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Recent Macroeconomic Developments and Implications for Poverty and Employment in Pakistan: The Cost of Foreign Exchange Reserve Holdings in South Asia

Listed author(s):
  • Talat Anwar


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    After a retarded economic growth over the past few years, a recovery in economic growth rate began as result of faster growth in industrial sector and respectable growth in services sectors. Although macroeconomic stability has been achieved, the reduction in fiscal deficit was also at the expense of public sector development and social sector expenditure over the past few years. While acceleration and pattern of economic growth together with stagnant investment are not propoor since sufficient employment is not likely to be created, the recent surge in food inflation will hurt the poor. While economic reform programmes undertaken within the framework of IMF/World Bank over past 15 years were aimed at increasing efficiency and/or reducing poverty, the trends in various dimensions of poverty indicate that absolute poverty and inequality have worsened and progress in human development dimensions remained poor in Pakistan. Another striking development was the substantial improvement in the capital inflows in the form of worker’s remittances due to the increased scrutiny of undocumented foreign currency transaction after September 11. Since the focus of exchange rate and thus the monetary policy has been on avoiding the appreciation of Pak rupee to preserve export competitiveness, State Bank of Pakistan purchased foreign currency heavily stemming from increased workers’ remittances resulting in an exceptional rise in foreign exchange reserves. While foreign exchange reserve accumulation is seen as an achievement, maintaining high level of reserves involves a heavy cost. It is worth noting that the costs to poor nations are benefits in terms of low interest loans to the nations that supply reserve currencies primarily the United States. Notably, Pakistan bears the highest annual cost of foreign exchange reserves holdings at 3.3% of GDP (US$2.5 billion) in south Asia followed by India, if compared as percent of GDP. Thus, by diverting resources from more productive uses in order to accumulate high level of foreign exchange reserves both India and Pakistan, have significantly impeded economic and social progress over the past few years. This explains why the poor are not benefiting from the recent macroeconomic gains in south Asia. It must be recognized the foreign exchange reserves are the national savings which a nation acquires through running current account surpluses. If the government utilized the foreign exchange reserves on foreign goods and services for the development of infrastructure in the country, it would not be inflationary. Thus, saving of the nations should be utilized efficiently by investing it in physical infrastructure and human capital which would generate sufficient employment and reduce poverty in south Asia.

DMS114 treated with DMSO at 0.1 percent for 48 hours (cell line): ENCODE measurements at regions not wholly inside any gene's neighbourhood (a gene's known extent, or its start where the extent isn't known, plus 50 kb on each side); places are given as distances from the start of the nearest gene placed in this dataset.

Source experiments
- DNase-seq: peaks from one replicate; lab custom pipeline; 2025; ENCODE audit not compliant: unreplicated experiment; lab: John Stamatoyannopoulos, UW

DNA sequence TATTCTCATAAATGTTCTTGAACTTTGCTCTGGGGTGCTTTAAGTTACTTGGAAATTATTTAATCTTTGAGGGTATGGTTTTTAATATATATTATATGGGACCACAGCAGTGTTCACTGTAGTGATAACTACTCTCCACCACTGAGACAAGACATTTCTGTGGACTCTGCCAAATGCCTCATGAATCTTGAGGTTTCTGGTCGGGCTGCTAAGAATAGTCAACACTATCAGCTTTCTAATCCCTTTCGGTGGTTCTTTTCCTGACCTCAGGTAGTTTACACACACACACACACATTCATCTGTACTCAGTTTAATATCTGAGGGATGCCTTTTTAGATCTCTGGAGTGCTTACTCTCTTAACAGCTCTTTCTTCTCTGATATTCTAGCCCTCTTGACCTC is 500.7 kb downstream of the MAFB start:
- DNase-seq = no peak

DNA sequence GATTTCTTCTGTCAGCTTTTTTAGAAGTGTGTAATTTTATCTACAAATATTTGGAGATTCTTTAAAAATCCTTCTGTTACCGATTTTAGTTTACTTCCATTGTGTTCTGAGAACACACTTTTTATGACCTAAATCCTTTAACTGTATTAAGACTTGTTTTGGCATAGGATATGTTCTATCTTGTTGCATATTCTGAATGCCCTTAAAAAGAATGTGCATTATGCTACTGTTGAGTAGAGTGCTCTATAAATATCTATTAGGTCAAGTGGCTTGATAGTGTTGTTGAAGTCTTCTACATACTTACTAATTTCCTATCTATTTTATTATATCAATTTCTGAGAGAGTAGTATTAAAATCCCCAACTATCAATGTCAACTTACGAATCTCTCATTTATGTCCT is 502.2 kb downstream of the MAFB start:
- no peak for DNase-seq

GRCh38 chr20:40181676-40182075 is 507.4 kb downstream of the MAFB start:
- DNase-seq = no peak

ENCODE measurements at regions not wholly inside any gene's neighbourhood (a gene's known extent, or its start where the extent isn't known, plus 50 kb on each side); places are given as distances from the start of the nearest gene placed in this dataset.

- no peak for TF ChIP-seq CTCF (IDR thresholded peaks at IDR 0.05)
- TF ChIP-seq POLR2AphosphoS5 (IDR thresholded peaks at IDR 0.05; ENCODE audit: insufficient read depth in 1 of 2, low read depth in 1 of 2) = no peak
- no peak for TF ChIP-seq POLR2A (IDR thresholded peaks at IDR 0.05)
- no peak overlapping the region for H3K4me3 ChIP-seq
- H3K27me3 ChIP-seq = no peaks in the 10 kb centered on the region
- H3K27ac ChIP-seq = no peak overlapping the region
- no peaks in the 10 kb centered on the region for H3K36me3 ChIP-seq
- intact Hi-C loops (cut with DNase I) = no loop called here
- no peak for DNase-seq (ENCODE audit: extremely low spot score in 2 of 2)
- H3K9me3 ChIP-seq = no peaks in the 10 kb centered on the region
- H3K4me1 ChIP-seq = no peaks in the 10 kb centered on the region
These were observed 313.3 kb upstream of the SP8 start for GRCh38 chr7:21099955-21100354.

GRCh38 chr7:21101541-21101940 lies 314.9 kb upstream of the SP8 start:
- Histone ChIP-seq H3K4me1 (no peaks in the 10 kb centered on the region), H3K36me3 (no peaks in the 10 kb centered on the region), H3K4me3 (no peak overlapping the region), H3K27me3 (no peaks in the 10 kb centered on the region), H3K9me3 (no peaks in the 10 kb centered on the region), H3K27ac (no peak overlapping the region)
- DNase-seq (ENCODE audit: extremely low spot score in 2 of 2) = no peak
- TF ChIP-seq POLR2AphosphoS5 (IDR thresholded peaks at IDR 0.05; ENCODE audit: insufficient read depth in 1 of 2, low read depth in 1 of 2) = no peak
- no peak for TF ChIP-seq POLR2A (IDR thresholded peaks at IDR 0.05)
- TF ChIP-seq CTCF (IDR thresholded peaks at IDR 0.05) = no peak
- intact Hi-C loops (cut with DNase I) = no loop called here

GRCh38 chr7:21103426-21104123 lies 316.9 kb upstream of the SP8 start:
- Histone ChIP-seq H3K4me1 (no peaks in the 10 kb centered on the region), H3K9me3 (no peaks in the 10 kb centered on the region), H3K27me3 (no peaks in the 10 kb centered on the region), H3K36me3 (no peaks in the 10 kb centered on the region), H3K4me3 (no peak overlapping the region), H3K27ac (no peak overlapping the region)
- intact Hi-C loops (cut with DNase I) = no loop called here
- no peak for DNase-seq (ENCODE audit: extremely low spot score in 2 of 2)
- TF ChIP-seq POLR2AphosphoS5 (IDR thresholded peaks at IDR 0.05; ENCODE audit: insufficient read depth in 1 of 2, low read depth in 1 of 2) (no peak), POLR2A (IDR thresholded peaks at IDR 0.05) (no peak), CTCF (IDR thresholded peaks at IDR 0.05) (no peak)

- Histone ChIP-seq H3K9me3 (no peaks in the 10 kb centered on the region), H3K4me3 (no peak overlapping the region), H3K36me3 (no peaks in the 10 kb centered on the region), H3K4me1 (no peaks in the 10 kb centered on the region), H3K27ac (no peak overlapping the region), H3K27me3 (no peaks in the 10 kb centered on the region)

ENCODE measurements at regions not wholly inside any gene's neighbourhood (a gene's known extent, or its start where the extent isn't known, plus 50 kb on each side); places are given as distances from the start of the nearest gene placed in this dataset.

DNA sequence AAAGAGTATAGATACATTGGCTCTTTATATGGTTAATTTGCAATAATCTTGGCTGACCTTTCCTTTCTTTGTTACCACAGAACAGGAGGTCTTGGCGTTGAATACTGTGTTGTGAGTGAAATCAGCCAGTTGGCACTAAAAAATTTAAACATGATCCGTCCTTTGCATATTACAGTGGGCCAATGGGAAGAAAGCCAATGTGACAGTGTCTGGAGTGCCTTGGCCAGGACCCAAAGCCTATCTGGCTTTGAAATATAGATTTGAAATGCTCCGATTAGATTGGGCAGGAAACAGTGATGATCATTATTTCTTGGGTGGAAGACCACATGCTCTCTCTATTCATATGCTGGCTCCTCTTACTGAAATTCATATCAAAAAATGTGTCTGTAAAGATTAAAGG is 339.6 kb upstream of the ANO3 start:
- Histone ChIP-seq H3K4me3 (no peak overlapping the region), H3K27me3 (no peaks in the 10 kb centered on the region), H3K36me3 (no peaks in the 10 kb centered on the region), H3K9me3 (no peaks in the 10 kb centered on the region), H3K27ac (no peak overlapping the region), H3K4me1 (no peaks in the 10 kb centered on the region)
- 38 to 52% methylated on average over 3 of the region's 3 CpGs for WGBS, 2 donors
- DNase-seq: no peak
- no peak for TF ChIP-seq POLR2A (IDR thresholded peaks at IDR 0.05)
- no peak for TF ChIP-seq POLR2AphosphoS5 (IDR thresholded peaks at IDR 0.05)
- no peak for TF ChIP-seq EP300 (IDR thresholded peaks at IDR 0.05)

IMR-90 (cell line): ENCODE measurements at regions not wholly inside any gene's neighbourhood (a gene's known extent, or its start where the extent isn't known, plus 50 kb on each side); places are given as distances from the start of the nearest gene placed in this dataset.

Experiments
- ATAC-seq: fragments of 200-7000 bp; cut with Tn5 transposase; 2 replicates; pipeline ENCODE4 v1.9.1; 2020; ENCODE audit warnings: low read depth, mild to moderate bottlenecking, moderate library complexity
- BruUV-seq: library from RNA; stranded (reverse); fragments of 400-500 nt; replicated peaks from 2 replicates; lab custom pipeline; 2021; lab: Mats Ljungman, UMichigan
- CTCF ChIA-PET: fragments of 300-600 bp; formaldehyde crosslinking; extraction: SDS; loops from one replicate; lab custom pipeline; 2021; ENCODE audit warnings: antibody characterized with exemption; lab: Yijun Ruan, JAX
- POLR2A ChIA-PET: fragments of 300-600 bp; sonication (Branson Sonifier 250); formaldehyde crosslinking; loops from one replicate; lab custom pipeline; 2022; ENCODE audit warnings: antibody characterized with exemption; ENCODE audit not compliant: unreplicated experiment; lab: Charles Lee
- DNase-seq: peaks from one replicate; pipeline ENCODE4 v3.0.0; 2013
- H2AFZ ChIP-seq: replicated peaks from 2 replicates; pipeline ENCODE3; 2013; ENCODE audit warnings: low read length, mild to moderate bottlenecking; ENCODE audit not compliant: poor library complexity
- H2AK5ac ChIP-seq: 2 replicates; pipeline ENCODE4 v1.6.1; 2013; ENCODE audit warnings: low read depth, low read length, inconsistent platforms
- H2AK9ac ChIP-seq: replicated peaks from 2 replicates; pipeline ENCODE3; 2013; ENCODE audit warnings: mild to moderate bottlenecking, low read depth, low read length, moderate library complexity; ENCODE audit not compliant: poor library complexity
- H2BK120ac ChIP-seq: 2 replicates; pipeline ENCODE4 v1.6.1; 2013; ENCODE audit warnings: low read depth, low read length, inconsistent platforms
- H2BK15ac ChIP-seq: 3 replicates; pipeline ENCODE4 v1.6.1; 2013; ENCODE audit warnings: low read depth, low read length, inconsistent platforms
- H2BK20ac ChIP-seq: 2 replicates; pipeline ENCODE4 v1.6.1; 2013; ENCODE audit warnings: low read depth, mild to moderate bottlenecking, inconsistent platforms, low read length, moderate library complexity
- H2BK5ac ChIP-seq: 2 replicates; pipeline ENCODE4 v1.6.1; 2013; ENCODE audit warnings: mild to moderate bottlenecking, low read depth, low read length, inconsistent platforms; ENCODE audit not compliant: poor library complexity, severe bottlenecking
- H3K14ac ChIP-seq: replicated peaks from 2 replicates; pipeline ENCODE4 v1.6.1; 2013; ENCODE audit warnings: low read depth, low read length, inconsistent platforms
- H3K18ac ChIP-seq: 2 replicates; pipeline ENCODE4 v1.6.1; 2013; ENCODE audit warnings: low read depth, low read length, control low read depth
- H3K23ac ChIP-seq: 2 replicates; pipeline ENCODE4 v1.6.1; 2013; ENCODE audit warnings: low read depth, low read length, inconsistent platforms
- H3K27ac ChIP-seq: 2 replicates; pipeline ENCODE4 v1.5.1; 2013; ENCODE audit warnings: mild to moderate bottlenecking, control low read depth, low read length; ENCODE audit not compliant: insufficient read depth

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    Paper provided by The Australian National University, Australia South Asia Research Centre in its series ASARC Working Papers with number 2004-14.

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    Length: 23
    Date of creation: 2004
    Handle: RePEc:pas:asarcc:2004-14
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    1. Tilat Anwar, 1996. "Structural Adjustment and Poverty: The Case of Pakistan," The Pakistan Development Review, Pakistan Institute of Development Economics, vol. 35(4), pages 911-926.
    2. Mohammad, Irfan & Amjad, Rashid, 1994. "Poverty in rural Pakistan," MPRA Paper 38335, University Library of Munich, Germany.
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